Malaysia has dropped criminal charges against units of Goldman Sachs Group Inc. over the bank’s role in the alleged theft of billions of dollars from a government investment fund, a key step under the terms of a recent $3.9 billion settlement.
Goldman was the main banker for 1Malaysia Development Bhd., or 1MDB, which Malaysia created in 2009 to help spur economic growth. The bank raised billions of dollars for the Malaysian fund, much of which was allegedly stolen by people who worked for the fund, government officials and two senior Goldman bankers.
In July, Goldman agreed to pay Malaysia $2.5 billion and guaranteed the recovery of $1.4 billion in assets allegedly stolen from the fund as part of efforts by the Wall Street bank to move on from one of the worst scandals in its history. Malaysia agreed to drop criminal proceedings against the bank related to the fund.
A Malaysian court Friday discharged and acquitted three subsidiaries of the bank over their alleged involvement in the scandal.
Goldman raised $6.5 billion for 1MDB through three bond sales in 2012 and 2013, much of which U.S. authorities say was stolen by a Malaysian government adviser, Jho Low. U.S. prosecutors say the bank ignored warning signs about Mr. Low and the fund in pursuit of fees that eventually reached about $600 million.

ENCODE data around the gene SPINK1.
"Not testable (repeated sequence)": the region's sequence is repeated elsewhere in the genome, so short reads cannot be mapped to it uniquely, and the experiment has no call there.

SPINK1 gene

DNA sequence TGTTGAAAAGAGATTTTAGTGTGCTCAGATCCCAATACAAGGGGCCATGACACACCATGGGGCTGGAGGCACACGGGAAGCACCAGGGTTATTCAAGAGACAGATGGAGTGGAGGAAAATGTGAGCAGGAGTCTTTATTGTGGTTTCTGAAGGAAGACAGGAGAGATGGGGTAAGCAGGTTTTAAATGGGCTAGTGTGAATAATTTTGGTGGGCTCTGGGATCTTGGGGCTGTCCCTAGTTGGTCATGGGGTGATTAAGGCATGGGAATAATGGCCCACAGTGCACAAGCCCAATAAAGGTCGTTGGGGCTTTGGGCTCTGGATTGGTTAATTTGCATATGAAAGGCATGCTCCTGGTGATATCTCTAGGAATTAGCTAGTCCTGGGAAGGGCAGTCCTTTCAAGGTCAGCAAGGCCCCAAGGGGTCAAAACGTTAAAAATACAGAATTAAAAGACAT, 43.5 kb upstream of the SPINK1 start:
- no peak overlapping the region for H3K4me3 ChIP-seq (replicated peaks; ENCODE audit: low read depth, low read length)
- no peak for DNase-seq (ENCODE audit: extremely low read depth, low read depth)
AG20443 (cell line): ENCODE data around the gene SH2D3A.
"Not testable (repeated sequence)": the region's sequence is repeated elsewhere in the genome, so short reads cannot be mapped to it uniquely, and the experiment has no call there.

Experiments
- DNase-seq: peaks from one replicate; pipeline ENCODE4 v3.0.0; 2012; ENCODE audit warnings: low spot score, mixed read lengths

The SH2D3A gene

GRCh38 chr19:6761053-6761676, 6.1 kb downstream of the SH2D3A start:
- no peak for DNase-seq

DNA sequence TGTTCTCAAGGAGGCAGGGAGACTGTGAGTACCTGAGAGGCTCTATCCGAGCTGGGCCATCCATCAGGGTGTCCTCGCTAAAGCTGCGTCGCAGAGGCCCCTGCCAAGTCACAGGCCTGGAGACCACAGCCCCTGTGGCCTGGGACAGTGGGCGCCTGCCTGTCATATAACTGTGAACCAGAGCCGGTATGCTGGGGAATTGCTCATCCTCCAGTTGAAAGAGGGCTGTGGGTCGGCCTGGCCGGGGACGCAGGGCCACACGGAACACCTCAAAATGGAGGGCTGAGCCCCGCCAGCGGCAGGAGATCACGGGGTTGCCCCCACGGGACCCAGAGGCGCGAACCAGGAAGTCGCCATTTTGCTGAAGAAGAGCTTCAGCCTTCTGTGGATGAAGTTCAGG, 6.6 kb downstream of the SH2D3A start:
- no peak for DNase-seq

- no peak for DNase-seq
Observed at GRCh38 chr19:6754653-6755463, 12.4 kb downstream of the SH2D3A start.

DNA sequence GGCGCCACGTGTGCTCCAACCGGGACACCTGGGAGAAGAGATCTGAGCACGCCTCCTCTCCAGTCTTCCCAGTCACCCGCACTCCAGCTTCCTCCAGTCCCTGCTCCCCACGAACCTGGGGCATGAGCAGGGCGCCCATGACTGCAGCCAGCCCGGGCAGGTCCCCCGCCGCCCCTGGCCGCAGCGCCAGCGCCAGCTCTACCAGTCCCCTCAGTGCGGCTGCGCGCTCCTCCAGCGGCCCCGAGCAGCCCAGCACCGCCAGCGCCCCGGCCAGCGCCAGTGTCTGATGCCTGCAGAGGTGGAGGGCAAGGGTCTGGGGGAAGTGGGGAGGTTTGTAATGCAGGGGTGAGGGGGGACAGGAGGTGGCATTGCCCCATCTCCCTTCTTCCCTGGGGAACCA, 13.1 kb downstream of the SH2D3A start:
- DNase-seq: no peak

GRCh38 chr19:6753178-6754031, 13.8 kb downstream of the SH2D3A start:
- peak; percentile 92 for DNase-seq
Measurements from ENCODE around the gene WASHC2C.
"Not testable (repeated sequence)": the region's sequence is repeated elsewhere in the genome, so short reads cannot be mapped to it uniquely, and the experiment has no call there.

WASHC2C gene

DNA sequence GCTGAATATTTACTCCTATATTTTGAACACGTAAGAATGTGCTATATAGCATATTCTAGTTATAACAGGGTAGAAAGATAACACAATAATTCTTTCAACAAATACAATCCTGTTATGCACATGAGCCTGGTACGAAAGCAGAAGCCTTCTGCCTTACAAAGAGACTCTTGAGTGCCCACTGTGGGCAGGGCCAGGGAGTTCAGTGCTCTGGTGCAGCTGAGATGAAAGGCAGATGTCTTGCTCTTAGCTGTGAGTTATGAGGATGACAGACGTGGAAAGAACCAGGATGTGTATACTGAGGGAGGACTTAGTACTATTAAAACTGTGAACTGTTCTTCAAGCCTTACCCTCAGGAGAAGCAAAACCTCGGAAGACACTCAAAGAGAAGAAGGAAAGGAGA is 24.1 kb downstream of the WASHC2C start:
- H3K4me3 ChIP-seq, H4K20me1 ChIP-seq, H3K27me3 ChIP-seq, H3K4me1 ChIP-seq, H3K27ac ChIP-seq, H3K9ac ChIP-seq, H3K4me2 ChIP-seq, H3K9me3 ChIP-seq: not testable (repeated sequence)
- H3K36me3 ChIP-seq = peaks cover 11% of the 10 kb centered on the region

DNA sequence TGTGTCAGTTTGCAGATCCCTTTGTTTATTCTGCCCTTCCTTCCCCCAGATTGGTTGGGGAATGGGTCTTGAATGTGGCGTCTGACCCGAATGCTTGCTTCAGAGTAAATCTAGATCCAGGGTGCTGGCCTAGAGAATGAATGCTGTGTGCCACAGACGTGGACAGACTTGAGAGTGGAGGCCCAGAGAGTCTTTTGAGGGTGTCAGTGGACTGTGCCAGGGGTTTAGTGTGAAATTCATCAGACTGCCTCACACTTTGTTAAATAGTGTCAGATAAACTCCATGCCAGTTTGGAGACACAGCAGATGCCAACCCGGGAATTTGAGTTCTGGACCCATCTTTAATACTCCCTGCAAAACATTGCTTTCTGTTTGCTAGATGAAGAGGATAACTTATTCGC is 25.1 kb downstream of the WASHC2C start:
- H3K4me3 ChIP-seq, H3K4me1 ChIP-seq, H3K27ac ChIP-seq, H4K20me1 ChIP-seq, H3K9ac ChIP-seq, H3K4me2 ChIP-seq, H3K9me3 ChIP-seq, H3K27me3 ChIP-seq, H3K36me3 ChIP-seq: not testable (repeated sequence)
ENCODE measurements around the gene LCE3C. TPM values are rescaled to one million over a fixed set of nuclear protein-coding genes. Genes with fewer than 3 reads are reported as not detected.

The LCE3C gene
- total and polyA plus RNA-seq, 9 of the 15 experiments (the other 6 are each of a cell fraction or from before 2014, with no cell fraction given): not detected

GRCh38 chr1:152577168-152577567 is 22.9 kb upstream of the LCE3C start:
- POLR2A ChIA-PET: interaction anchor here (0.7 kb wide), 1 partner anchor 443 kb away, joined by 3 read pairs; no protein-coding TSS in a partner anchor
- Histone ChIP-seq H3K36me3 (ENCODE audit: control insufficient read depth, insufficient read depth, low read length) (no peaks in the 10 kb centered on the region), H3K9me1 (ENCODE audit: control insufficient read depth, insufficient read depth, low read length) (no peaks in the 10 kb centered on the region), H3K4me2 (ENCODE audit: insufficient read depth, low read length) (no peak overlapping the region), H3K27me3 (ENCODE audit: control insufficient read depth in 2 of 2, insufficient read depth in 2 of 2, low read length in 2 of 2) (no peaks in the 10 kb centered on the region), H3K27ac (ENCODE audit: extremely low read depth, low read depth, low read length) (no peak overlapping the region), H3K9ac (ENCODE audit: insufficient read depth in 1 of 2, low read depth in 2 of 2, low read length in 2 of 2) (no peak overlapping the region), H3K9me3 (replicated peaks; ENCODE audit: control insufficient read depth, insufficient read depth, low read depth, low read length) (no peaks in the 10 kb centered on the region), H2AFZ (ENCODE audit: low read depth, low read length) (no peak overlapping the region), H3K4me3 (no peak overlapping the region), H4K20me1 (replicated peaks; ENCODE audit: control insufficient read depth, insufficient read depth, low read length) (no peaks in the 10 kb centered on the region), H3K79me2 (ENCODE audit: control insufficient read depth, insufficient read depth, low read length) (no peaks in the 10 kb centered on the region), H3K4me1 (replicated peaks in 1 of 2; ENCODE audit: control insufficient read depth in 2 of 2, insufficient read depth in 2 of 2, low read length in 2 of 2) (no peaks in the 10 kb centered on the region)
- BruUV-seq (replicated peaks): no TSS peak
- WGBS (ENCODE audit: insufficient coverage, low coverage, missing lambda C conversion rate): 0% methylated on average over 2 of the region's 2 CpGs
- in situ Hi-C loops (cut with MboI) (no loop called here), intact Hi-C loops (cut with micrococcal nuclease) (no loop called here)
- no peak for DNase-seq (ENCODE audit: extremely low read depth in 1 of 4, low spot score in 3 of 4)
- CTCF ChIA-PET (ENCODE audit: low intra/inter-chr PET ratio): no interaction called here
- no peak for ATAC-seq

Goldman has said it was misled by two bankers who worked on the deals, Southeast Asia chairman Timothy Leissner and managing director Roger Ng. Mr. Leissner has pleaded guilty in the U.S. to charges of conspiracy to launder money and violate antibribery laws. Mr. Ng has been indicted on bribery and money-laundering charges. He has pleaded not guilty.
The July settlement and Friday’s court decision don’t cover proceedings against Messrs. Leissner and Ng.
Goldman is still in discussions with the U.S. Department of Justice for a settlement. Late last year, the bank was close to a deal to pay a fine of about $2 billion and was negotiating whether to plead guilty to violating antibribery laws, The Wall Street Journal has reported.
The scandal led to the downfall of former Malaysian Prime Minister Najib Razak, who is on trial for money laundering and abuse-of-power charges relating to 1MDB. Mr. Najib, who denies wrongdoing, was in July found guilty in the first of a string of cases and sentenced to 12 years imprisonment and fined nearly $50 million. He is appealing the ruling in Malaysia’s Court of Appeal.